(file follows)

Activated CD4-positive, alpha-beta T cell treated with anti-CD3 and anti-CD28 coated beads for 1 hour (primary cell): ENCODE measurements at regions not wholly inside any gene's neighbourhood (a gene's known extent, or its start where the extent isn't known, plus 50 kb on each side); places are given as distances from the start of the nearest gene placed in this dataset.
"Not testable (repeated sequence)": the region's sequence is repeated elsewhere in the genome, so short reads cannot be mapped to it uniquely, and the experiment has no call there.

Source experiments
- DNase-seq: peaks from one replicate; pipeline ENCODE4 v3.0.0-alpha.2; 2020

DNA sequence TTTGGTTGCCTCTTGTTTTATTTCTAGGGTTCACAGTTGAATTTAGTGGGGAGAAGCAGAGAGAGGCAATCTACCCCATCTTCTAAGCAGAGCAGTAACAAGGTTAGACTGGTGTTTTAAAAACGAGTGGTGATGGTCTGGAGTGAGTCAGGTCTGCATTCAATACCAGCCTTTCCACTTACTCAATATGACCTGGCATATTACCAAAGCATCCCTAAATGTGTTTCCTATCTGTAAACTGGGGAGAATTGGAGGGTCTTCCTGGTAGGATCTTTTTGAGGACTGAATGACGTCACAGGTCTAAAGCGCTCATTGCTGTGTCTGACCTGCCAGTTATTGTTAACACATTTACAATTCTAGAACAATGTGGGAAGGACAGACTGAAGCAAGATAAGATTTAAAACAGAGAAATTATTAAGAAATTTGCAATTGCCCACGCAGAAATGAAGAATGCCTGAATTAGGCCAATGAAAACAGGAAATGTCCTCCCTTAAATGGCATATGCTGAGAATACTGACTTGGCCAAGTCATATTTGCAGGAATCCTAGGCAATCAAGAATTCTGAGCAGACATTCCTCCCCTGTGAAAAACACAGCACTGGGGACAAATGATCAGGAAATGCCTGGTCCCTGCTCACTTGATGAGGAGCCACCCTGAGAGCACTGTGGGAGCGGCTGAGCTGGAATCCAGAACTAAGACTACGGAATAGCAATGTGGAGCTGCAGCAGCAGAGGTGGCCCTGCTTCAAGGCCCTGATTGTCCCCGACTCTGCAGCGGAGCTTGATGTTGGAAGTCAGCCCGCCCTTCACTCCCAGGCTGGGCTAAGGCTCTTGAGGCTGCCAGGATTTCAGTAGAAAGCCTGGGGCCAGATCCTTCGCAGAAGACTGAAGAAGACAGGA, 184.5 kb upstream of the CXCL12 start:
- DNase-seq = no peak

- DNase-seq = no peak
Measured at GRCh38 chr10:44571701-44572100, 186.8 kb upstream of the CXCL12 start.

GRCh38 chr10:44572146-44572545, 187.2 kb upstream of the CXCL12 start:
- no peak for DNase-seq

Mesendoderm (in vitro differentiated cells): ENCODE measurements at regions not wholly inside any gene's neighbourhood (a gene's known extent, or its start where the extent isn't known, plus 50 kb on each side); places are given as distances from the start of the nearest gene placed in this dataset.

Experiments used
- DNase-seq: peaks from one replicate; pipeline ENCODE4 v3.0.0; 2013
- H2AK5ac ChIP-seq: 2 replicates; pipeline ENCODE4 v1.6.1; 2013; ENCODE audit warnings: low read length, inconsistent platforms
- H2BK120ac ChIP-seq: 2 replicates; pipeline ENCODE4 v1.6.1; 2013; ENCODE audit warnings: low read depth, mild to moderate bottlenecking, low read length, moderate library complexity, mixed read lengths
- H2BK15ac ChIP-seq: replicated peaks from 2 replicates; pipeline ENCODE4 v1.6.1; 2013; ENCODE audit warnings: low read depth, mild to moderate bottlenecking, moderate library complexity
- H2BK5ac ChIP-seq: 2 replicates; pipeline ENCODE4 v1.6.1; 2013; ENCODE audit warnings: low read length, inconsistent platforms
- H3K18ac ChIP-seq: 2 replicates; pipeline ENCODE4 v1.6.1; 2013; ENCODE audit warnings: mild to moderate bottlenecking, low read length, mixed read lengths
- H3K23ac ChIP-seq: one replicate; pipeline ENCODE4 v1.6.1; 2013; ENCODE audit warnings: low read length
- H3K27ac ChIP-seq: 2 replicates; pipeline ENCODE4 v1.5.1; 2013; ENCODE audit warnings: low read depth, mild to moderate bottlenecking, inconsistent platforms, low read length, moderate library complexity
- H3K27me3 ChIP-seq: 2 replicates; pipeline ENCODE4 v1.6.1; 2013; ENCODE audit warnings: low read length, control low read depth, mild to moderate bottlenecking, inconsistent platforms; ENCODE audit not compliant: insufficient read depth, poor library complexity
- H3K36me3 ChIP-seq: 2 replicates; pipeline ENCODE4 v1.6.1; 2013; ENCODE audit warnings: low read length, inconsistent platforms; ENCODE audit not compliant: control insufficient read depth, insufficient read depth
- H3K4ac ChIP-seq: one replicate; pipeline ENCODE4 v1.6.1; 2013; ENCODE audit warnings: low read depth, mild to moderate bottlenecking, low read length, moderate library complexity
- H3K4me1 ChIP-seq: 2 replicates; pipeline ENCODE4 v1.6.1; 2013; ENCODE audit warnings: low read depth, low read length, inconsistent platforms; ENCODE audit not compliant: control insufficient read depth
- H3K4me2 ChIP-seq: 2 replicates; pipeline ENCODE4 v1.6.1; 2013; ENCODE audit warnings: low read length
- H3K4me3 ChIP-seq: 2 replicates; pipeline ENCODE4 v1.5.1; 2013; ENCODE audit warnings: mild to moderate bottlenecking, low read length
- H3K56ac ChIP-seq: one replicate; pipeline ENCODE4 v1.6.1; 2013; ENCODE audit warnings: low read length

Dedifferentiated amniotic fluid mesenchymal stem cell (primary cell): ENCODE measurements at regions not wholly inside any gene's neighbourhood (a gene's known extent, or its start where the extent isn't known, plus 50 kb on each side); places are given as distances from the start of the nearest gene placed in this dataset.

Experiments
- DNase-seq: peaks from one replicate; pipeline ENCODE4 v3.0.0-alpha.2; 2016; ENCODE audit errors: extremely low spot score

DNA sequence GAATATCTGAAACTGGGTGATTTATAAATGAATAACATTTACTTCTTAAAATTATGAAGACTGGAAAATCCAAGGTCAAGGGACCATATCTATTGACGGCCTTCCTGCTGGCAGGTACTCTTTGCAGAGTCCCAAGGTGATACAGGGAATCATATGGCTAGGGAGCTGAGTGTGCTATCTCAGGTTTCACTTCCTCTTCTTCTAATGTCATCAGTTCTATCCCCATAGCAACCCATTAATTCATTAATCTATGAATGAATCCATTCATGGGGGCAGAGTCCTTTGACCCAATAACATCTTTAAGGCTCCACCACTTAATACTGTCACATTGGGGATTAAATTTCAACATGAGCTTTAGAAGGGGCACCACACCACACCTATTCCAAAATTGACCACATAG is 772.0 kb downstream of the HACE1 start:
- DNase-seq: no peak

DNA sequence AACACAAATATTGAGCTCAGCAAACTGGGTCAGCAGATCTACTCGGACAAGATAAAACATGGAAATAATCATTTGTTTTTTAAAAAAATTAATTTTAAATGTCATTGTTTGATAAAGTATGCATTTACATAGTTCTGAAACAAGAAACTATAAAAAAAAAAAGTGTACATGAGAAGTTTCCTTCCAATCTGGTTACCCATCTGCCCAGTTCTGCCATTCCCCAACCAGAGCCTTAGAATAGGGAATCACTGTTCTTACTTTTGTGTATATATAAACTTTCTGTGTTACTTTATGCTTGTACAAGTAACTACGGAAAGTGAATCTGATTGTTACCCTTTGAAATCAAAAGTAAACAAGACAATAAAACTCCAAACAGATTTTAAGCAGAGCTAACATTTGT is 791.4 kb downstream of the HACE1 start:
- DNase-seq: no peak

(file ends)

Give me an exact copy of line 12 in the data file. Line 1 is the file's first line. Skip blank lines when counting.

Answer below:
Experiments used